IO, IO, it's off to test we go

Posted on January 27, 2019
Tags: haskell, testing

Let’s say we have a function that uses the IO monad that we want to test. Now you may be aware that IO is the place in which all the bad things happen that aren’t supposed to happen in Haskell. Things like Database Connections, and Mutable Global Variables and (worst of all) Actual User Interactions. It doesn’t bear thinking about to be honest.

However, mock dramatics aside, IO is the part of our code where Side Effects happen, meaning stuff is a lot more difficult to write tests for, given our functions may not always return the things we expect them to. Last time, we spoke about polymorphism - and this seems like a nice opportunity to expand on that and use our new polymorphic powers to make some code easier to test.

Contrived example

Here is some code that uses getCurrentTime from the Data.Time.Clock library to fetch the current system time and then work out whether it is time to stop working and eat some lunch.

import qualified Data.Time.Clock     as Clock
import qualified Data.Time.Calendar  as Cal
import qualified Data.Time.LocalTime as Time

getHour :: Clock.UTCTime -> Int
getHour = Time.todHour
        . Time.timeToTimeOfDay
        . Clock.utctDayTime

isItLunchTime :: IO Bool
isItLunchTime
  = lunchCheck <$> getHour <$> Clock.getCurrentTime
    where
      lunchCheck hr = hr >= 12 && hr <= 14

The getHour function is a simple pure function helper - mainly we’ll be looking at isItLunchTime. Let’s look at the type signature again:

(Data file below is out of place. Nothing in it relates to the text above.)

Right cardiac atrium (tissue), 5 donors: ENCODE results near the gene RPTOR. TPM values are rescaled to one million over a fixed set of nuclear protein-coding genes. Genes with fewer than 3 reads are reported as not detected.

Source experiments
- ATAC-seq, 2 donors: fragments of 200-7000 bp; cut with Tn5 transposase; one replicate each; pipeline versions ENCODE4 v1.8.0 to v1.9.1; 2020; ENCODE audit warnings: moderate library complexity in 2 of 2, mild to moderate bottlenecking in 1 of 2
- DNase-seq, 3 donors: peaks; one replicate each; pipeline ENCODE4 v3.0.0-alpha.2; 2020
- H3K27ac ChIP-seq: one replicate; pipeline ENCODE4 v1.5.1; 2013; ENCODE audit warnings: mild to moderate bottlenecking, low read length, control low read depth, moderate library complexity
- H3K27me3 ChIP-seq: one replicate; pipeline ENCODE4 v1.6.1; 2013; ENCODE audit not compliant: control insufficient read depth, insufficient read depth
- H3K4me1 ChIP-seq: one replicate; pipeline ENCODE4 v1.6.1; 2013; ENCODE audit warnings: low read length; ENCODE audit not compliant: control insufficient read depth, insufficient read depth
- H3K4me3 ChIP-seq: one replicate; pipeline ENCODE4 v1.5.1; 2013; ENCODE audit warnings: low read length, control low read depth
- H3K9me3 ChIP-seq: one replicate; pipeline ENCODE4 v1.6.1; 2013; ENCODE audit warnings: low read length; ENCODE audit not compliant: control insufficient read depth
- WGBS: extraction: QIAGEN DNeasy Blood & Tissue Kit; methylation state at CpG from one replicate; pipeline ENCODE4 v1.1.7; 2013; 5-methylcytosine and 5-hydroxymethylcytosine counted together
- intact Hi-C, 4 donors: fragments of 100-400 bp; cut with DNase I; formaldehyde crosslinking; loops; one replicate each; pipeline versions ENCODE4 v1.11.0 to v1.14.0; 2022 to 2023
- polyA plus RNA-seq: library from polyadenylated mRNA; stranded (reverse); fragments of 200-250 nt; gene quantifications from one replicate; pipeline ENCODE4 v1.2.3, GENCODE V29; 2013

isItLunchTime :: IO Bool

This function has no inputs, and the IO Bool return type means that it will return True or False, wrapped in the IO type to remind us that evil has been done and the gods of referential transparency have not been appeased.

If you are thinking something like “can we not just extract the pure functions, test those, and not bother about the rest?”, then Don’t Read On because although that’s Not A Terrible Idea we’re absolutely Not Doing That.

Injection-based solution

In other languages, the solution to making stuff more testable is to use Dependency Injection to pass in any functions that use side effects, allowing mock versions to be passed in when testing.

This version of the function lets us pass in a time fetching function (such as getCurrentTime) instead.

injectableLunch :: IO Clock.UTCTime -> IO Bool
injectableLunch getCurrentTime
  = lunchCheck <$> getHour <$> getCurrentTime
    where
      lunchCheck hr = hr >= 12 && hr <= 14

Now, instead of calling isItLunchTime, we’d call injectableLunch Clock.getCurrentTime. It’s still not much more testable though because of that IO though. Does it need to be IO though? What if we generalise the type signature though? Instead of IO, let’s just use any old Monad and see if that works.

testableLunch :: (Monad m) => m Clock.UTCTime -> m Bool
testableLunch getCurrentTime
  = lunchCheck <$> getHour <$> getCurrentTime
    where
      lunchCheck hr = hr >= 12 && hr <= 14